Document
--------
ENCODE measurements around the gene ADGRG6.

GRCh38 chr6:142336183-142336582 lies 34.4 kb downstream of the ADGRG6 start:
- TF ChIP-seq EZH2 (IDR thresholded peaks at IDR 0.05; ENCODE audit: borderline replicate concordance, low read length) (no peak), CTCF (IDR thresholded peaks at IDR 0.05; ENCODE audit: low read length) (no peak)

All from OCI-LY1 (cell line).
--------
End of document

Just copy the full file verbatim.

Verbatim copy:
ENCODE measurements around the gene ADGRG6.

GRCh38 chr6:142336183-142336582 lies 34.4 kb downstream of the ADGRG6 start:
- TF ChIP-seq EZH2 (IDR thresholded peaks at IDR 0.05; ENCODE audit: borderline replicate concordance, low read length) (no peak), CTCF (IDR thresholded peaks at IDR 0.05; ENCODE audit: low read length) (no peak)

All from OCI-LY1 (cell line).